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Would UC High Students Benefit From a Later Start Time?: Point

Mina Orlic, Sports Editor

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   This generation of teenagers find themselves waking up much earlier than they would prefer in order to make it to school on time. We’re awake before the sun even comes up. Yet, after years of debate, schools are still undecided when it comes to later school start times. Schools should initiate a later start time, because of teenage biological needs, students’ ability to focus more during later classes, and students’ mental health.

   A teenager is reported to need nine to nine and a quarter hours of sleep in order to function properly. Numerous surveys show that the average teenager between ages 15 and 17 only gets seven hours of sleep, sometimes even less. According to the ABC Science website, an adolescent’s circadian cycle — the natural rhythm of the body that tells you when to wake up and fall asleep — is shifted by one to two hours due to an increase in pubertal hormones (scienceabc.com). Naturally, our circadian cycle isn’t the only thing that keeps students up until the early hours of the morning. With after-school extracurricular activities, sports, crazy amounts of homework, and an early school start time, it’s no surprise that teenagers are so sleep deprived. The National Sleep Foundation website states, “…intrinsic developmental changes play a role in delayed sleep patterns in adolescents. This biological shift sets the stage for other social and environmental conditions that make it easier for these adolescents to stay awake at night and wake up sleep deprived. The effects of changing sleep patterns are compounded by the demands older students face in academics, extracurricular activities, social opportunities, after-school jobs, and other obligations” (sleepfoundation.org). One of the ways to make sure students get more sleep is to push school start times back.

   Sleep deprivation is no fun to battle while trying to pay attention in class. Trying to focus on what the teacher is saying while struggling to keep your eyes open is arguably one of high school’s greatest challenges. An article found in the online US National Library of Medicine explained, “Total sleep deprivation impairs attention and working memory… partial sleep deprivation is found to influence attention, especially vigilance. Both attention and working memory are linked to the functioning of frontal lobes. Since the frontal areas are vulnerable to sleep deprivation, it can be hypothesized that both attention and working memory are impaired during prolonged wakefulness” (ncbi.nlm.nih.gov).  Sophomore Orlena Morris said, “As someone who has a sleep disorder, any extra sleep I can get to would help me do better in school.” If students were given even an extra half hour of sleep in the morning, they would have a better chance of focusing, especially in first period classes.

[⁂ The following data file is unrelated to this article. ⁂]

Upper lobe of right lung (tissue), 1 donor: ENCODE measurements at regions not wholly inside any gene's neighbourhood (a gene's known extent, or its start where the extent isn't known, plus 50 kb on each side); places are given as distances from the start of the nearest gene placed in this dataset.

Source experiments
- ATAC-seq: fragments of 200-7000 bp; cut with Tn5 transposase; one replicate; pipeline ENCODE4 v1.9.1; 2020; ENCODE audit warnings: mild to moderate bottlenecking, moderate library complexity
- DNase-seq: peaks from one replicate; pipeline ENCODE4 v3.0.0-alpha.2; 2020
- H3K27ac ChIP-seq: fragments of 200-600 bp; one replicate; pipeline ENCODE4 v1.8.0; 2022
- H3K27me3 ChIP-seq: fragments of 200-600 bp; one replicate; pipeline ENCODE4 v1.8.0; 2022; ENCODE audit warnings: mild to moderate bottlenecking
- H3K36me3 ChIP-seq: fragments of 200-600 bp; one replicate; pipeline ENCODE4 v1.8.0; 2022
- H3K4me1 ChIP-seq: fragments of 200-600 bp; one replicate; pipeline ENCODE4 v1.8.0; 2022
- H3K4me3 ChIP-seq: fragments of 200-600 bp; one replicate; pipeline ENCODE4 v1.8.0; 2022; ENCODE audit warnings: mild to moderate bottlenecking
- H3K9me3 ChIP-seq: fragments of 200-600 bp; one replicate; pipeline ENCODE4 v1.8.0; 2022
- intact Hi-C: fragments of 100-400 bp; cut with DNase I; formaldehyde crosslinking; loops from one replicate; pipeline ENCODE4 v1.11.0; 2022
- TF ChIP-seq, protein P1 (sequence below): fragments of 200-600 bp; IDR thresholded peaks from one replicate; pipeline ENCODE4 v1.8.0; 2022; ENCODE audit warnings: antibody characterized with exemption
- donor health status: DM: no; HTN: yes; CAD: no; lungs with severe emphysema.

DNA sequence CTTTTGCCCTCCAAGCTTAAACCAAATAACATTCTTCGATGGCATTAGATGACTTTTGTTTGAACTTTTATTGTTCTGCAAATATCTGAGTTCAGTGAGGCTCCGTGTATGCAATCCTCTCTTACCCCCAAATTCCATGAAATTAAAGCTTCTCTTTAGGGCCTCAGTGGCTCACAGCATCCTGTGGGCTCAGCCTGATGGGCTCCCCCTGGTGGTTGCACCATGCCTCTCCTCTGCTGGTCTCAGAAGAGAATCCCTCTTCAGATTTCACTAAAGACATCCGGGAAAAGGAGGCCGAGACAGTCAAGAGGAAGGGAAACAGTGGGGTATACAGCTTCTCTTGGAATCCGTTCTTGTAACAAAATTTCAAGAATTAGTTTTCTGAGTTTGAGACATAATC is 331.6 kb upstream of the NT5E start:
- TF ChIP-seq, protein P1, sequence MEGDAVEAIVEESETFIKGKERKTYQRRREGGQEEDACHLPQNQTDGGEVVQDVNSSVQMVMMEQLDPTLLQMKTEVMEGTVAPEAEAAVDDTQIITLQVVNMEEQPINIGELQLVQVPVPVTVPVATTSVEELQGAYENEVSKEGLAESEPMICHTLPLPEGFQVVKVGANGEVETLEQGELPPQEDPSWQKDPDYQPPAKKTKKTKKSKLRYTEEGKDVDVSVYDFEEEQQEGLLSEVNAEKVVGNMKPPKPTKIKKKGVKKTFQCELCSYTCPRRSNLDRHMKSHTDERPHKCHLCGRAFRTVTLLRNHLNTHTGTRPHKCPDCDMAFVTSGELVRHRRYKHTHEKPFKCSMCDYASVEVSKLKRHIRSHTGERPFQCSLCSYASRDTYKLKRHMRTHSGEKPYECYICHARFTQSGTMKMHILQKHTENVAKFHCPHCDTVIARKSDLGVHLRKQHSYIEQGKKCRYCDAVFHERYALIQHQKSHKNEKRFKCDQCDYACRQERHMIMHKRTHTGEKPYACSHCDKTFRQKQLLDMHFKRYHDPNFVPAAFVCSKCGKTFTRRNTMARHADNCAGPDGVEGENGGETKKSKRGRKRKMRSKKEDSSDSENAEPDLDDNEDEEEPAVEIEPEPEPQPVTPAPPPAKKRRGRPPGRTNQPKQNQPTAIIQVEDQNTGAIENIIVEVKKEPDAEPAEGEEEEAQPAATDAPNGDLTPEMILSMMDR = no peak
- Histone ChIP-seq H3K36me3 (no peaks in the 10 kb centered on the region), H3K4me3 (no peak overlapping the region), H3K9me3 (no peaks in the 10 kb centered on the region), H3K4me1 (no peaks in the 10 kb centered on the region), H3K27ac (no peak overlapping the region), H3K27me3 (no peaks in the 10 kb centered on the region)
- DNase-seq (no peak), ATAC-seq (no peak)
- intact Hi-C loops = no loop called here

Even though teenagers are generally viewed as moody and irritable, there’s science that says mental health directly correlates with sleep. An article in The Huffington Post states, “A study of nearly 28,000 suburban high school students, published earlier this year [2015] in the Journal of Youth and Adolescence, found that each hour of lost sleep is associated with a 38 percent increased risk of feeling sad or hopeless and a 58 percent increase in suicide attempts” (huffingtonpost.com).  Moreover, research shows that lack of sleep affects mood, especially depression, which can in turn lead to lack of sleep. To combat this vicious cycle, sleep experts recommend that teens prioritize sleep (sleepfoundation.org). Imagine all the moodiness and tension we could eliminate from classrooms by just pushing back the start time by a measly half hour.

   Most high school students are already pressured to apply themselves and do well in school, but when their bodies are running on little to no sleep, it’s hard to be high functioning and attentive. Adding even just thirty extra minutes of sleep would do wonders for both our physical and mental health, as well as help change the atmosphere in classrooms for the better.

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